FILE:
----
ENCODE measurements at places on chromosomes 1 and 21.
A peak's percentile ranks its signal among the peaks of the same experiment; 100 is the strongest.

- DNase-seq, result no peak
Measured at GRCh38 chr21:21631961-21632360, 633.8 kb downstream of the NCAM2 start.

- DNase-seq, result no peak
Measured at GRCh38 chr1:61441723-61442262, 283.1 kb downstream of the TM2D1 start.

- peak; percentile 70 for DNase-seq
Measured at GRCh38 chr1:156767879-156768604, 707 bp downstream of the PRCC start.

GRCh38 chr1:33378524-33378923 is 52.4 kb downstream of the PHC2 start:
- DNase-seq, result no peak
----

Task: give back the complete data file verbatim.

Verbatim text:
ENCODE measurements at places on chromosomes 1 and 21.
A peak's percentile ranks its signal among the peaks of the same experiment; 100 is the strongest.

- DNase-seq, result no peak
Measured at GRCh38 chr21:21631961-21632360, 633.8 kb downstream of the NCAM2 start.

- DNase-seq, result no peak
Measured at GRCh38 chr1:61441723-61442262, 283.1 kb downstream of the TM2D1 start.

- peak; percentile 70 for DNase-seq
Measured at GRCh38 chr1:156767879-156768604, 707 bp downstream of the PRCC start.

GRCh38 chr1:33378524-33378923 is 52.4 kb downstream of the PHC2 start:
- DNase-seq, result no peak